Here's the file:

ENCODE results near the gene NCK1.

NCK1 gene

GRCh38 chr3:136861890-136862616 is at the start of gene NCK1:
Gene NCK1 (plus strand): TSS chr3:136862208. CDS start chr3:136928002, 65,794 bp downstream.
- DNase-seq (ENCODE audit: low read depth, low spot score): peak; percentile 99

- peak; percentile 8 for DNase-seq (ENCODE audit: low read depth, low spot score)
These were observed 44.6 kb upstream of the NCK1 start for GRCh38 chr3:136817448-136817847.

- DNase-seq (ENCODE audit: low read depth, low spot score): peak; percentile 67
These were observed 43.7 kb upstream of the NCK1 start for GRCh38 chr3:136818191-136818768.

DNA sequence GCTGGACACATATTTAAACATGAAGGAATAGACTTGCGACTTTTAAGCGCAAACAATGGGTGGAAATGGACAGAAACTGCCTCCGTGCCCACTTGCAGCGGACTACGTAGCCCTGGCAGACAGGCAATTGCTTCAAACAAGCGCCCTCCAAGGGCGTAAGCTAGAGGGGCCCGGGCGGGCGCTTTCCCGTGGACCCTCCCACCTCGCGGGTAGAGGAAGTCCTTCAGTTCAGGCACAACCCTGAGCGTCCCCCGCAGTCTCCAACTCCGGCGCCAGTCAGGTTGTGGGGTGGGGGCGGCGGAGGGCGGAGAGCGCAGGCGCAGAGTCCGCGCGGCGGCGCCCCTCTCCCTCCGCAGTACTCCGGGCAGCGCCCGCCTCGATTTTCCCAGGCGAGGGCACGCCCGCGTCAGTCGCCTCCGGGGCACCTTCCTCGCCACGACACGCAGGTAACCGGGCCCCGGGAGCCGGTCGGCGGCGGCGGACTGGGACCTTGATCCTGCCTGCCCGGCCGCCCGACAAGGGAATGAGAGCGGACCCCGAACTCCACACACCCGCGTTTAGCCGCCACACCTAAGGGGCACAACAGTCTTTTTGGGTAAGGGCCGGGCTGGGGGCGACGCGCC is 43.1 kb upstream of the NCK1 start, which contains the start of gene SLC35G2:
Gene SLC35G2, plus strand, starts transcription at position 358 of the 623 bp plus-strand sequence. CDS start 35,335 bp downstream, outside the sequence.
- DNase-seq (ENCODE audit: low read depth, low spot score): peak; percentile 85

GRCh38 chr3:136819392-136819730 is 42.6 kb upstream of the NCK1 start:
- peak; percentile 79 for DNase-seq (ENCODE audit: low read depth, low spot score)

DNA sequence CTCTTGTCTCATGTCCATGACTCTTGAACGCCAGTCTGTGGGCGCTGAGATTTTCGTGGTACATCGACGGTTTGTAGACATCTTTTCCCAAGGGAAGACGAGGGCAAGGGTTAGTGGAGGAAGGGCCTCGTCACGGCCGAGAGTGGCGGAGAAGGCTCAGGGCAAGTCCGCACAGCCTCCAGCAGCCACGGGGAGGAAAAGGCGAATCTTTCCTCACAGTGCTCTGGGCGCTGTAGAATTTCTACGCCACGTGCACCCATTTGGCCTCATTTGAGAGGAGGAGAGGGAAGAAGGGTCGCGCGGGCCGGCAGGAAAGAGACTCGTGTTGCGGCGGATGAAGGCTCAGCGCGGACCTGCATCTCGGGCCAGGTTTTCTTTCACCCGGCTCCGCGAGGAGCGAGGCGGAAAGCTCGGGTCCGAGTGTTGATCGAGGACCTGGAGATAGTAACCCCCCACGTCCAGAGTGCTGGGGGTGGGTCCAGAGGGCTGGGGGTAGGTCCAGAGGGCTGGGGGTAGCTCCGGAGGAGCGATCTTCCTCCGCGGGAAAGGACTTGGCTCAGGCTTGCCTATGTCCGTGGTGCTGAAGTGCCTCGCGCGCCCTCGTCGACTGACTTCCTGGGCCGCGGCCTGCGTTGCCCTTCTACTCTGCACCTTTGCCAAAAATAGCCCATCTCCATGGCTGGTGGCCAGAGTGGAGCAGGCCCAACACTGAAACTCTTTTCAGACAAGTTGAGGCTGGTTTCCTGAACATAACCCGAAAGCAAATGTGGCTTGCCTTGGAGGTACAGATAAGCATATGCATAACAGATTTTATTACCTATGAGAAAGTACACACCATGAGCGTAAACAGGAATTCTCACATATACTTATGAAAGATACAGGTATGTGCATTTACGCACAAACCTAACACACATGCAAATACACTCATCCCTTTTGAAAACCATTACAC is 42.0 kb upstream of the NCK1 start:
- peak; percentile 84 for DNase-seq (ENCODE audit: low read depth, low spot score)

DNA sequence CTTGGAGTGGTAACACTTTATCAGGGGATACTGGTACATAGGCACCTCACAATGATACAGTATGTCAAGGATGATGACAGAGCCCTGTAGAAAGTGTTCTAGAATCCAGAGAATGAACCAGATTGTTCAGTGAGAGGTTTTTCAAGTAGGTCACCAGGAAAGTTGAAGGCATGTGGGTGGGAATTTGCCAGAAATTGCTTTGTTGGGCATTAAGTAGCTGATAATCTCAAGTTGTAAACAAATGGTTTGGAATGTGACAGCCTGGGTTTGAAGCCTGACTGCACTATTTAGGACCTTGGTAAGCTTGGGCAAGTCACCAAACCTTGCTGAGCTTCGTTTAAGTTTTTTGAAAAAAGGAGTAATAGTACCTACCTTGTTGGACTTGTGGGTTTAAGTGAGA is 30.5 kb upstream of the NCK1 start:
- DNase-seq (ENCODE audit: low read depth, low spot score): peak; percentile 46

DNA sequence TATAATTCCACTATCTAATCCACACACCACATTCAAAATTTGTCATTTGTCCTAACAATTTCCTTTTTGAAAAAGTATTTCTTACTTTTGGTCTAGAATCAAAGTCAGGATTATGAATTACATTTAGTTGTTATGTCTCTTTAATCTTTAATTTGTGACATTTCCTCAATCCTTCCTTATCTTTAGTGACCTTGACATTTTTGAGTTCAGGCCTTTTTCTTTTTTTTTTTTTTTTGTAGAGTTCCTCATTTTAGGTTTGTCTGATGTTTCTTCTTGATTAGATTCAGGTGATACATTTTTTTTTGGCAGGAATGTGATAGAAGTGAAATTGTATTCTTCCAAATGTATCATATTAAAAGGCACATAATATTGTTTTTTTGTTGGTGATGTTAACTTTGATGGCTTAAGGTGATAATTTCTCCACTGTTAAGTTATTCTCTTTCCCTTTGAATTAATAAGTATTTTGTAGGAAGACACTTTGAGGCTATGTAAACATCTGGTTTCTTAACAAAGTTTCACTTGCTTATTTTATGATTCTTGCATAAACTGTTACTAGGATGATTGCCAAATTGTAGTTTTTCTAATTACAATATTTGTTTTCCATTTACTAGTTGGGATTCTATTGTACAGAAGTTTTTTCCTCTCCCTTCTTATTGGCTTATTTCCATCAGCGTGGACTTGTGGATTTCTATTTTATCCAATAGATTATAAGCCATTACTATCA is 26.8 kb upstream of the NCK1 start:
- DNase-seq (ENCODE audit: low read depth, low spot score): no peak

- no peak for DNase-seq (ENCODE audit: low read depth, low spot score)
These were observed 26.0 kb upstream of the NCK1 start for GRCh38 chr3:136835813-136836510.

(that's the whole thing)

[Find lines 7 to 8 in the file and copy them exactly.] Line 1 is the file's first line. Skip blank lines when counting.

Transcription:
These were observed 44.6 kb upstream of the NCK1 start for GRCh38 chr3:136817448-136817847.

- DNase-seq (ENCODE audit: low read depth, low spot score): peak; percentile 67